Colorado Workers' Compensation
According to the state of Colorado Workers' Compensation Division "it is the intent of the that the Workers' Compensation Act of Colorado be interpreted as to ensure the quick and efficient delivery of disability and medical benefits to injured workers at a reasonable cost to employers". What does this mean to Colorado employees? They can expect compensation in the form of medical benefits and under some conditions wage loss compensation for injuries which they have sustained in the course of normal employment or as a result of an occupational illness or disease.
Occupational illnesses are those that occur as a direct result of the job such as exposure to toxins or chemicals that cause illness. Workers compensation is a compromise between the employee and the employer. Workers are prohibited from suing their employer for work-related injuries and employers are required to provide compensation for injuries without the employee proving employer negligence.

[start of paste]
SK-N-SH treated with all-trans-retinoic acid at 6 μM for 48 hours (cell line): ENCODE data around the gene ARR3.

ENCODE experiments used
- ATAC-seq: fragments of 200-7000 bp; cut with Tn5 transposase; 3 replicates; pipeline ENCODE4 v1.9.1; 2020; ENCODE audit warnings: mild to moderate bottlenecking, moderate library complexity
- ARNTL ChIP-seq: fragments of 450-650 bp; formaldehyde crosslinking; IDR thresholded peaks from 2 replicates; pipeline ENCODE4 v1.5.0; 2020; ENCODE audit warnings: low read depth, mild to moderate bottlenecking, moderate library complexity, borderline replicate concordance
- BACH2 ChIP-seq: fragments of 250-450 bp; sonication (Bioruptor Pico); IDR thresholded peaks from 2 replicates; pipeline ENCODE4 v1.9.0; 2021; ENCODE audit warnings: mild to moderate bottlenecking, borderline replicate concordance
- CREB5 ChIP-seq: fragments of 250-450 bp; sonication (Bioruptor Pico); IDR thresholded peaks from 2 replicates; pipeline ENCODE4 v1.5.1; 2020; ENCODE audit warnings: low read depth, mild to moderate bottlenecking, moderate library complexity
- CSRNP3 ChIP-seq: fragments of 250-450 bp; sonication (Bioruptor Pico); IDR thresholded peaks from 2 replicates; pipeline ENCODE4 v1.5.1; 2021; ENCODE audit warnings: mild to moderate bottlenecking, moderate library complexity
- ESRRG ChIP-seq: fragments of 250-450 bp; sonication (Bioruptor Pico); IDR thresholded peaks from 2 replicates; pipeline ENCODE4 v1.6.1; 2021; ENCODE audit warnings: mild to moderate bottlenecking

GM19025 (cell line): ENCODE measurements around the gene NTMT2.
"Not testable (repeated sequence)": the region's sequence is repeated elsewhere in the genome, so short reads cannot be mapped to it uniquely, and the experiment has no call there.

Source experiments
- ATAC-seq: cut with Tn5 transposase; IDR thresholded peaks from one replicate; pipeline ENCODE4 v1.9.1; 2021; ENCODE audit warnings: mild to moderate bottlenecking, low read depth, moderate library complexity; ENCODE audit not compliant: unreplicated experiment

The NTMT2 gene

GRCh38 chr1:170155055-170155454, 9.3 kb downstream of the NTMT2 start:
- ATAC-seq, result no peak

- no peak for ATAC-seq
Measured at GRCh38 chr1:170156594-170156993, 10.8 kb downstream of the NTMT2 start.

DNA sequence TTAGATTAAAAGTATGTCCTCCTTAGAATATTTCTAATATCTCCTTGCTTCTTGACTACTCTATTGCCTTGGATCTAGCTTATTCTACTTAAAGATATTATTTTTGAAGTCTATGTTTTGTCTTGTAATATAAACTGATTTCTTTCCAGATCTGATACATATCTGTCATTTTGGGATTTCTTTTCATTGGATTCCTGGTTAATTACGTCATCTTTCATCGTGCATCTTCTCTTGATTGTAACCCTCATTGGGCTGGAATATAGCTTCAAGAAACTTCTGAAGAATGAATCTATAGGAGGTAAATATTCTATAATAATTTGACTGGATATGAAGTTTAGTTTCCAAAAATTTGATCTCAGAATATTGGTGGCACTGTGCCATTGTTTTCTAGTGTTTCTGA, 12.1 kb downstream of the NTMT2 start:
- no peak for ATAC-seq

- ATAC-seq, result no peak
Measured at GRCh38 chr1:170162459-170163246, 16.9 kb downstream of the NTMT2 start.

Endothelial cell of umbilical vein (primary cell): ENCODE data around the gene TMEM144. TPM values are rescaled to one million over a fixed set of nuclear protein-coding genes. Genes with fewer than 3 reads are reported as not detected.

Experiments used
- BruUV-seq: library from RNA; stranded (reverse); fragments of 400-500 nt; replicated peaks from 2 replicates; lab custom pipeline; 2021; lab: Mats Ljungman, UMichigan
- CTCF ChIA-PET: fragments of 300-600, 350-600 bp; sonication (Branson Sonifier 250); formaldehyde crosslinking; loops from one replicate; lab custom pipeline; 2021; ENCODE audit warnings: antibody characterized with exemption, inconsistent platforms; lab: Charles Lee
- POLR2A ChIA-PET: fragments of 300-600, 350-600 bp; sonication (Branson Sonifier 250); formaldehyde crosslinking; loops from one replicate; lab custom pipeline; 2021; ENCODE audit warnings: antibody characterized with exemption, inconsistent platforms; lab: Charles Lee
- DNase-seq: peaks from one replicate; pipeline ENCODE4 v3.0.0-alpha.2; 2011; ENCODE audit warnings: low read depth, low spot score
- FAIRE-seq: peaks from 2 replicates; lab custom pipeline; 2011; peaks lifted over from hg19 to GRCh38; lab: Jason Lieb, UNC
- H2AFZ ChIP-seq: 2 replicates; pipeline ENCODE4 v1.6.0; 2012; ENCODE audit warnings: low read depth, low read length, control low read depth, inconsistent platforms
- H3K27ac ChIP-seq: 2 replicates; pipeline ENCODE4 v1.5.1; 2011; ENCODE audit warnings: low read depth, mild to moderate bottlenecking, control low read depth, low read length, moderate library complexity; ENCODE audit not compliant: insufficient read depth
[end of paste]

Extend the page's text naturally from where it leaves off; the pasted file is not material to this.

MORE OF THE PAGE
Common Workers' Compensation Injuries in Colorado
Injuries not covered
Colorado workers' compensation will not cover all injuries. Injuries not covered can include any of the following:
- The worker was injured while they were intoxicated.
- The worker injured themselves or another person willfully.
- The worker was injured while engaged in a social or athletic event which was not considered part of the employee's work-related duties.
- The worker was injured from an act of God. There may be exceptions for employees that were exposed to an increased risk due to their job functions than other persons.